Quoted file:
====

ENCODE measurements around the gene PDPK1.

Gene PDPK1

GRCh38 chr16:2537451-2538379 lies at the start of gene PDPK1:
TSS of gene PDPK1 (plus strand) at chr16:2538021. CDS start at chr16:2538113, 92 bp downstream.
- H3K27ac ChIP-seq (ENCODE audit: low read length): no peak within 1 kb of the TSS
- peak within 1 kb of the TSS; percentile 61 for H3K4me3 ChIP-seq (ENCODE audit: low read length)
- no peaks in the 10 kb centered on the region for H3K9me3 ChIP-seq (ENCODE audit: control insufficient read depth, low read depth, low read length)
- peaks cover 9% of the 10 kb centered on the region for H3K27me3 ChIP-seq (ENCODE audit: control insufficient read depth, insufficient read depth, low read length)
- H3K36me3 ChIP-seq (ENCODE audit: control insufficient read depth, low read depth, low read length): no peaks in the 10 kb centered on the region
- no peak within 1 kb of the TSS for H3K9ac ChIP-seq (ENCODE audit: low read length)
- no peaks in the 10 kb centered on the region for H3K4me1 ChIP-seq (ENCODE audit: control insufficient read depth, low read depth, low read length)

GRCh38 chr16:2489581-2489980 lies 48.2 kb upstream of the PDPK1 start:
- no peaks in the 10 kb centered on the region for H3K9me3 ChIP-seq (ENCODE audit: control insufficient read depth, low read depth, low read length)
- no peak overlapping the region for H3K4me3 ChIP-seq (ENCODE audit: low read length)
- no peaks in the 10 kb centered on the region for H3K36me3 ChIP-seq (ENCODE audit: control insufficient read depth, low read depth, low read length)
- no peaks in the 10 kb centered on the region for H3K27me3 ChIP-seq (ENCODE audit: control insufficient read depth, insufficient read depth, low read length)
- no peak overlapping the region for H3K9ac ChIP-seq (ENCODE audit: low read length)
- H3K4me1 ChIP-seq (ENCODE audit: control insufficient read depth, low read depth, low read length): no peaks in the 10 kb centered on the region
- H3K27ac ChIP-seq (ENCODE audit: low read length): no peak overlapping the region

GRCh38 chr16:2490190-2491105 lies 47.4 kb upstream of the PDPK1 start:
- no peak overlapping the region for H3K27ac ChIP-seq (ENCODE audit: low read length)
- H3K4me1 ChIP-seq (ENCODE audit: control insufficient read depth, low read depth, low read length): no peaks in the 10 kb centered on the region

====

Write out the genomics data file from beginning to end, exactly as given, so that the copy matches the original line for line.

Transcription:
ENCODE measurements around the gene PDPK1.

Gene PDPK1

GRCh38 chr16:2537451-2538379 lies at the start of gene PDPK1:
TSS of gene PDPK1 (plus strand) at chr16:2538021. CDS start at chr16:2538113, 92 bp downstream.
- H3K27ac ChIP-seq (ENCODE audit: low read length): no peak within 1 kb of the TSS
- peak within 1 kb of the TSS; percentile 61 for H3K4me3 ChIP-seq (ENCODE audit: low read length)
- no peaks in the 10 kb centered on the region for H3K9me3 ChIP-seq (ENCODE audit: control insufficient read depth, low read depth, low read length)
- peaks cover 9% of the 10 kb centered on the region for H3K27me3 ChIP-seq (ENCODE audit: control insufficient read depth, insufficient read depth, low read length)
- H3K36me3 ChIP-seq (ENCODE audit: control insufficient read depth, low read depth, low read length): no peaks in the 10 kb centered on the region
- no peak within 1 kb of the TSS for H3K9ac ChIP-seq (ENCODE audit: low read length)
- no peaks in the 10 kb centered on the region for H3K4me1 ChIP-seq (ENCODE audit: control insufficient read depth, low read depth, low read length)

GRCh38 chr16:2489581-2489980 lies 48.2 kb upstream of the PDPK1 start:
- no peaks in the 10 kb centered on the region for H3K9me3 ChIP-seq (ENCODE audit: control insufficient read depth, low read depth, low read length)
- no peak overlapping the region for H3K4me3 ChIP-seq (ENCODE audit: low read length)
- no peaks in the 10 kb centered on the region for H3K36me3 ChIP-seq (ENCODE audit: control insufficient read depth, low read depth, low read length)
- no peaks in the 10 kb centered on the region for H3K27me3 ChIP-seq (ENCODE audit: control insufficient read depth, insufficient read depth, low read length)
- no peak overlapping the region for H3K9ac ChIP-seq (ENCODE audit: low read length)
- H3K4me1 ChIP-seq (ENCODE audit: control insufficient read depth, low read depth, low read length): no peaks in the 10 kb centered on the region
- H3K27ac ChIP-seq (ENCODE audit: low read length): no peak overlapping the region

GRCh38 chr16:2490190-2491105 lies 47.4 kb upstream of the PDPK1 start:
- no peak overlapping the region for H3K27ac ChIP-seq (ENCODE audit: low read length)
- H3K4me1 ChIP-seq (ENCODE audit: control insufficient read depth, low read depth, low read length): no peaks in the 10 kb centered on the region